Group B Strep and Pregnancy: Difference between revisions
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GBS has been isolated from the amniotic fluid of birthing people with intact chorioamniotic membranes, suggesting that GBS is capable of invading and breaching amniotic epithelium and chorioamnion<ref name=gg/><ref
GBS has been isolated from the amniotic fluid of birthing people with intact chorioamniotic membranes, suggesting that GBS is capable of invading and breaching amniotic epithelium and chorioamnion<ref name=gg/><ref>[JR, Bobitt, and Ledger WJ. “Unrecognized Amnionitis and Prematurity: a Preliminary Report.” The Journal of Reproductive Medicine., vol. 19, no. 1, 30 June 1977, pp. 8–12.]<ref>
Revision as of 03:31, 6 April 2021
By Shawn Ruiz
Group B Strep (GBS), also known as Streptococcus agalactiae, is a Gram-positive, beta-hemolytic, catalase-negative, facultative anaerobe that is a normal component of the gastrointestinal and genitourinary tracts. In fact, GBS colonizes the gastrointestinal and genitourinary tracts of up to 50% of healthy adults. Most healthy adults who are colonized by GBS will not experience any symptoms or GBS-related infections. While the bacteria is usually harmless in healthy adults, it is a major cause of meningitis, pneumonia, and and sepsis in neonates. Moreover, GBS is the leading infectious cause of neonatal mortality and morbidity in the United States; between four and six percent of babies who develop GBS disease die. GBS causes both early onset (<7 days old) and late onset (7-90 days old) infections in neonates. The main risk factor for an early-onset GBS infection in a neonate is colonization of a birthing person's genital tract with Group B strep during labor. About one in four pregnant individuals carry GBS in their body. If the bacteria is present in a pregnant person, it can be directly transferred to their baby in a multitude of ways. For example, GBS can travel from the vagina into the amniotic fluid where the baby can ingest it. The baby can also come into contact with the bacteria as they make their way down the birth canal. In the early 1990s, the early GBS infection rate was 1.7 cases per 1,000 births. In an effort to decrease this infection rate, the American Congress of Obstetricians and Gynecologists and the American Academy of Pediatrics recommended screening pregnant individuals for GBS before they go into labor. As a result, it is now common practice to screen pregnant individuals for GBS at some point between 35 and 37 weeks of pregnancy. Pregnant people who test positive for GBS are treated with intravenous antibiotics during labor. Penicillin and ampicillin are the recommended antibiotics for intrapartum GBS prophylaxis. If a pregnant person tests positive for GBS and they are treated with antibiotics during labor, the risk of their neonate developing a serious, life-threatening GBS infection drops by 80% . Early GBS infection rates in the United States have significantly dropped (0.25 cases per 1,000 births) since these preventative measures went into effect around 1995. While intrapartum prophylaxis to prevent GBS transmission from the birthing individual to their neonate during labor and delivery has proven to be effective, this preventative measure does not target in utero infections that occur earlier in pregnancy, and little is known about the mechanisms that result in the infection of the amniotic cavity. In utero GBS infections have devastating effects, including preterm birth and mortality in both the pregnant person and their baby. That said, the it is critical that researchers and public health officials work toward understanding exactly how GBS infects the amniotic cavity. Finally, new preventative therapies are needed before the widespread use of intrapartum antibiotics results in bacterial (GBS) resistance to, and thus the ineffectiveness of, the current antibiotic treatments.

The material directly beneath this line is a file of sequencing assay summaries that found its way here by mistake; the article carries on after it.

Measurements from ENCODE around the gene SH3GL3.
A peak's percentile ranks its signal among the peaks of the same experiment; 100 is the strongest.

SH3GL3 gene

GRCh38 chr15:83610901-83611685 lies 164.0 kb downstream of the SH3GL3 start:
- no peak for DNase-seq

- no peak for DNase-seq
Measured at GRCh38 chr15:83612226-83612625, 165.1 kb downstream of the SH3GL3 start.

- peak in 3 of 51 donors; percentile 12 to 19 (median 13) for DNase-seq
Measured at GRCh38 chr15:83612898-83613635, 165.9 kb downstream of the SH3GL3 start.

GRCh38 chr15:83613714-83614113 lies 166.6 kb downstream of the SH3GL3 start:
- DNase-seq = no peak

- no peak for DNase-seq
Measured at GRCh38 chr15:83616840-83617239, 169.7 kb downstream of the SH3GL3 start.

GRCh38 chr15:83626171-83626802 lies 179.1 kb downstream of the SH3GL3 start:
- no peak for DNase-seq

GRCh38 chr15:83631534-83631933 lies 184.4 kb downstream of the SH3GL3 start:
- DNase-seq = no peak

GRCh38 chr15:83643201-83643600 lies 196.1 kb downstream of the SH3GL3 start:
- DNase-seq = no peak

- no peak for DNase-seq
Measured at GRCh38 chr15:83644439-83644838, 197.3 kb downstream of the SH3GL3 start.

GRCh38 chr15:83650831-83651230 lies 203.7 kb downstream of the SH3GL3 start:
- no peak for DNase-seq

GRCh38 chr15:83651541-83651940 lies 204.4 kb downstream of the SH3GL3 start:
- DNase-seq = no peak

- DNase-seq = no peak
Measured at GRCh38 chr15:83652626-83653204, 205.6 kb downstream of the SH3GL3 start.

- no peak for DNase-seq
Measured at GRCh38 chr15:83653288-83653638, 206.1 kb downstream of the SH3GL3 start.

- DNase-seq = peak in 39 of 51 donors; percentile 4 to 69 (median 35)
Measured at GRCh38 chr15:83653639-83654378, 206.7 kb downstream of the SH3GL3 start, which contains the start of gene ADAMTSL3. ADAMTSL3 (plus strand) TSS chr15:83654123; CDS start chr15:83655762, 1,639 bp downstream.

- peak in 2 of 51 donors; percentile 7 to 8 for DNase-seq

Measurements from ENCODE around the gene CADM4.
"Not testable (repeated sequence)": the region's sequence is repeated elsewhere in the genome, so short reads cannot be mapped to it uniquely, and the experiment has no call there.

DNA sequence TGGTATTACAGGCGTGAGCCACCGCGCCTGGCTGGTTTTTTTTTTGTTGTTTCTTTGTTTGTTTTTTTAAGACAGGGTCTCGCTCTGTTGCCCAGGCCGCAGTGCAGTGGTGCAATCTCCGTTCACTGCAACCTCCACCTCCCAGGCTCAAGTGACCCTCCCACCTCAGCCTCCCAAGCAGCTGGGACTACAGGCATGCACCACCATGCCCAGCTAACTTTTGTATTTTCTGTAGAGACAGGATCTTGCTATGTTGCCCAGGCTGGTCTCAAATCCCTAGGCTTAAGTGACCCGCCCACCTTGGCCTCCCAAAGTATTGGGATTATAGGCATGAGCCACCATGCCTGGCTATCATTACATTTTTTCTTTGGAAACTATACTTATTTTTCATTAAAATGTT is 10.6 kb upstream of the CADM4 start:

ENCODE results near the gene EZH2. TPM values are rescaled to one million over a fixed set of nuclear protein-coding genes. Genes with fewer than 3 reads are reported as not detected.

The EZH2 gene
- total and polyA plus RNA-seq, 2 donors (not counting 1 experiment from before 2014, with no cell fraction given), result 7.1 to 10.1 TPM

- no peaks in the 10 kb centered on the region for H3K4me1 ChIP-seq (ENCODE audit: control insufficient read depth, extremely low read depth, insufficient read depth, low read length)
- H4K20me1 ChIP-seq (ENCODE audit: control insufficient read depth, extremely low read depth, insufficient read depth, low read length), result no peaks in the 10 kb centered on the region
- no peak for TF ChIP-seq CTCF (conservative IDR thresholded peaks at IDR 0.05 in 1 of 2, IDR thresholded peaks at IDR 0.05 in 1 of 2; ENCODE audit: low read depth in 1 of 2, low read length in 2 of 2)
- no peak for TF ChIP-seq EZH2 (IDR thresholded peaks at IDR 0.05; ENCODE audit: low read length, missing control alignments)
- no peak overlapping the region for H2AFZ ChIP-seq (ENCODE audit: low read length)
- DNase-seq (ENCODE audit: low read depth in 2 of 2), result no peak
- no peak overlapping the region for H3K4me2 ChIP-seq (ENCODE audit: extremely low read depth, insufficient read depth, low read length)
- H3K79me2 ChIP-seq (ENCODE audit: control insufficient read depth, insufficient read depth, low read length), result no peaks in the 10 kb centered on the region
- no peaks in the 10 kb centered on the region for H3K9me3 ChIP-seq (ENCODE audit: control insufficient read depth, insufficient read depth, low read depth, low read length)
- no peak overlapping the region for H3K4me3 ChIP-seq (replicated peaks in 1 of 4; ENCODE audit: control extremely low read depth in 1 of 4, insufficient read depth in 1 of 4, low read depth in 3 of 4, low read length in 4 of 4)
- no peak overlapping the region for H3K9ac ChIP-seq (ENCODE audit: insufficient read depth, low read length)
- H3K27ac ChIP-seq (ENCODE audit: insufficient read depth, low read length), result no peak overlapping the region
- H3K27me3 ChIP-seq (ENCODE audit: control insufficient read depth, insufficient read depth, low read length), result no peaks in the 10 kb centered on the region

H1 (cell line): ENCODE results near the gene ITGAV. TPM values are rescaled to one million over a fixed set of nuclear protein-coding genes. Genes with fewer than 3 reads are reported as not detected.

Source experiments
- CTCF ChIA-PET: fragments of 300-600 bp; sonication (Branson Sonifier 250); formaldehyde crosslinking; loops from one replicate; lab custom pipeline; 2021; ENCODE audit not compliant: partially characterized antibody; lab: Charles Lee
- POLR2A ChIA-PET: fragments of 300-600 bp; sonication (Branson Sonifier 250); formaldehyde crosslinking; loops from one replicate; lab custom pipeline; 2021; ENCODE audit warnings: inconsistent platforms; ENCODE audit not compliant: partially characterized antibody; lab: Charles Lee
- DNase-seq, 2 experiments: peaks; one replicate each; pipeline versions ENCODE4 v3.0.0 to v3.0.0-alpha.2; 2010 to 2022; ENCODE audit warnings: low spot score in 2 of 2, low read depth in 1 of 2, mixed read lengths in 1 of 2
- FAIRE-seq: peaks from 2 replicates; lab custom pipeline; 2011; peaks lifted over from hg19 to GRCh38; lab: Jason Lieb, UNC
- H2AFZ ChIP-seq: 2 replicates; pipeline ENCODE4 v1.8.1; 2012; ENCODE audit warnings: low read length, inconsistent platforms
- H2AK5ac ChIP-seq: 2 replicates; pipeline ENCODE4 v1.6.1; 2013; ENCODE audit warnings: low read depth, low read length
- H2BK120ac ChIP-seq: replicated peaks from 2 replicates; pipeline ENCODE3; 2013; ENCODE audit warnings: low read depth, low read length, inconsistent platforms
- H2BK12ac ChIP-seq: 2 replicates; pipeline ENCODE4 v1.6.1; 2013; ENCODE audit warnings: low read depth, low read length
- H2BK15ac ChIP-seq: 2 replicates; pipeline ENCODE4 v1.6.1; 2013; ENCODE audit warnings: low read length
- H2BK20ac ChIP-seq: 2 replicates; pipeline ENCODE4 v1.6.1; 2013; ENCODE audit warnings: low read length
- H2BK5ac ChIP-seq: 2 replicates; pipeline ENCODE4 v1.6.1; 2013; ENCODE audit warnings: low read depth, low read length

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GBS has been isolated from the amniotic fluid of birthing people with intact chorioamniotic membranes, suggesting that GBS is capable of invading and breaching amniotic epithelium and chorioamnion<ref>[JR, Bobitt, and Ledger WJ. “Unrecognized Amnionitis and Prematurity: a Preliminary Report.” The Journal of Reproductive Medicine., vol. 19, no. 1, 30 June 1977, pp. 8–12.]<ref>
Include some current research, with at least one figure showing data.
- [“Streptococcus Agalactiae.” Wikipedia, Wikimedia Foundation, 24 Mar. 2021, en.wikipedia.org/wiki/Streptococcus_agalactiae.]
- [Johri, Atul Kumar, et al. “Group B Streptococcus: Global Incidence and Vaccine Development.” Nature Reviews Microbiology, vol. 4, no. 12, 2006, pp. 932–942., doi:10.1038/nrmicro1552.]
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- [Horsley, Elizabeth. “CDC Updates Guidelines for the Prevention of Perinatal GBS Disease.” American Family Physician, The American Academy of Family Physicians Foundation , 1 May 2011, www.aafp.org/afp/2011/0501/p1106.html#:~:text=The%20recommended%20antibiotic%20for%20intrapartum,units%20intravenously%20every%20four%20hours.]
- [Whidbey, Christopher, et al. “A Hemolytic Pigment of Group B Streptococcus Allows Bacterial Penetration of Human Placenta.” Journal of Experimental Medicine, vol. 210, no. 6, 2013, pp. 1265–1281., doi:10.1084/jem.20122753.]